At first I thought I heard incorrectly.
“Thirty-three presidential candidates?”, I clarified. I had just arrived in Madagascar and was asking about the many political faces I saw plastered across t-shirts and vehicles.
My field assistant, Ando, nodded and broke into a laugh that suggested even she thought this an amusing, if not somewhat crazy, fact in her country’s first steps towards re-establishing a democratically elected government.
In fact, it had originally been 41 presidential candidates, but eight people were disqualified from the running*. As Madagascar’s first presidential election since the 2009 military coup that overthrew the government, beginning the country’s path to free and fair democratic election with such a high number of competitors struck me as nothing short of precarious.
Not surprisingly, there was a great deal of anticipation surrounding last Friday’s election day. Many were concerned that heated clashes would erupt once results started dribbling in. Alerts had been issued to foreigners across the country to lay low in the event that things went awry and conflict ensued.
I can’t speak to how things unfolded in the country’s cities that day, but from where I stood in a remote village schoolhouse, watching farmers take a break from planting rice to line up and cast their votes in mud-caked bare feet, things looked remarkably calm and promising.
I ended up being witness to this scene quite by chance – doing fieldwork has a way of casting one into the most pleasantly unanticipated roles and settings. For the days leading up to election day, Ando and I had been traveling through agricultural villages around the northeast region of Lake Alaotra, speaking with farmers about links between lavaka and agriculture. Somewhere in conversation we had been told that there was a small village about an hour west where farmers were stabilizing lavaka with vegetation and then utilizing the high concentrations of water runoff for fishponds in the lavaka outflow to raise carp.
Intrigued, we set off in the bush on our moto-bikes.
After spending time down in the valley learning about the lavaka fish pond system (more on that later), we were invited up to the village for coffee. The farmer we had been speaking to remembered he forgot to vote, so we made a detour by the one room schoolhouse.
There were minor glitches, to be sure. For one, many remote villages such as this didn’t receive their voting cards on time, deepening voter uncertainties about this already thrice-postponed election. In response, the Electoral Commission ruled that this time identity cards could be used a substitute.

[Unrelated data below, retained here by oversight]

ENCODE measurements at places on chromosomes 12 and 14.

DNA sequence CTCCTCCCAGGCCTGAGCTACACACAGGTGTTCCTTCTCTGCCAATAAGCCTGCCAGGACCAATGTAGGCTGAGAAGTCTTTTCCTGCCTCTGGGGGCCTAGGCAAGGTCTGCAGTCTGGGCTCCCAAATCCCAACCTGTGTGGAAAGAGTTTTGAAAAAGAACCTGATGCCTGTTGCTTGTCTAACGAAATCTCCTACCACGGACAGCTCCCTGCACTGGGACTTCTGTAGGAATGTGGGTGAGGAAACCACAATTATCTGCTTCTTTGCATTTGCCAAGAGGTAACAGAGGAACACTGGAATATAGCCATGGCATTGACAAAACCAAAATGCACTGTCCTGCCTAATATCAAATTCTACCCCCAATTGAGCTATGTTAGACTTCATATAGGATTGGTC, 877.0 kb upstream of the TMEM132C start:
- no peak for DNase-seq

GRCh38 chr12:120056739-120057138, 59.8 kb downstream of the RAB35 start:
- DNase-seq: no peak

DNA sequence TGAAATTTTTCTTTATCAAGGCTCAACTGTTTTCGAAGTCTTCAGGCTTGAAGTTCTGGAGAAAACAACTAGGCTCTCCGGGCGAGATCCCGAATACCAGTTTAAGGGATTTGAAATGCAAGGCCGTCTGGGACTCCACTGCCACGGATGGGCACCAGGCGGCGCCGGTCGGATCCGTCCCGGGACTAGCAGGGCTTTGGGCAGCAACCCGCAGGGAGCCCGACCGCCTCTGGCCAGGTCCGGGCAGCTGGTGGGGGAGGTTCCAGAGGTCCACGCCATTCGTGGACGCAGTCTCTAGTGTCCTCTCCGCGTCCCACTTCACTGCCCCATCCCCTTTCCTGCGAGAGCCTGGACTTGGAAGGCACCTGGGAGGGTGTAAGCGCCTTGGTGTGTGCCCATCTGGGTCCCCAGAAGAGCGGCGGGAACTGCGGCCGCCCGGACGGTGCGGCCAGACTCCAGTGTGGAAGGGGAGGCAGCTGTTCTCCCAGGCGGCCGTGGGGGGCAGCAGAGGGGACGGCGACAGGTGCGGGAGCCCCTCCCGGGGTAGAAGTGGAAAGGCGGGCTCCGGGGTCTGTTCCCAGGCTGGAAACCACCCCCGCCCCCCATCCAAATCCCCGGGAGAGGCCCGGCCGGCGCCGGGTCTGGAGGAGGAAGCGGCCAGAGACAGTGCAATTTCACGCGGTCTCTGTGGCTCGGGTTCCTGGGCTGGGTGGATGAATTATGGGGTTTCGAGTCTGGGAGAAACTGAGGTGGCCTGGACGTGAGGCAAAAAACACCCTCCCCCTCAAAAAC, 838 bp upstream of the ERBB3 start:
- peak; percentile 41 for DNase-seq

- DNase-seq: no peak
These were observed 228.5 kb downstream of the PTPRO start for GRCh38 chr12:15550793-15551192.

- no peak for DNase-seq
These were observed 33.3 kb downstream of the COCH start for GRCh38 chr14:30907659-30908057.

There was also a great deal of criticism regarding how the election was newly organized. Critics said voting procedures should have been better prepared and explained. To this, I must agree. Despite clear pictures on the ballot that demonstrated how to mark one’s vote, fold the paper, and ink one’s fingerprint, I watched a man as he confusedly folded his ballot into a near origami-like creation before realizing that it wouldn’t fit through the slit on the ballot box. This prompted a large crowd to shuffle around and help properly refold it to ensure its safe deposit. Similar moments of procedural confusion were evidenced a number of other times in the 10 minutes I was there.
But these things are minor. In the one week that has passed since election day, all has proved as calm and fair as the general proceedings I witnessed in that village schoolhouse. The country still awaits results, with a run-off vote scheduled for mid-December. It is unclear who exactly will make it to this second round, but a handful of candidates carry a noticeable lead in the public view.
So far there have been no major complaints, no great bursts of violent fury, no irreparable fracturing of the country’s populace. Frankly, I still find this quite impressive for a presidential election with 33 competitors and a country coming out of a four-year political deadlock.
For now, life goes on as usual on the Eighth Continent – a good thing, because there are lavaka to tend to.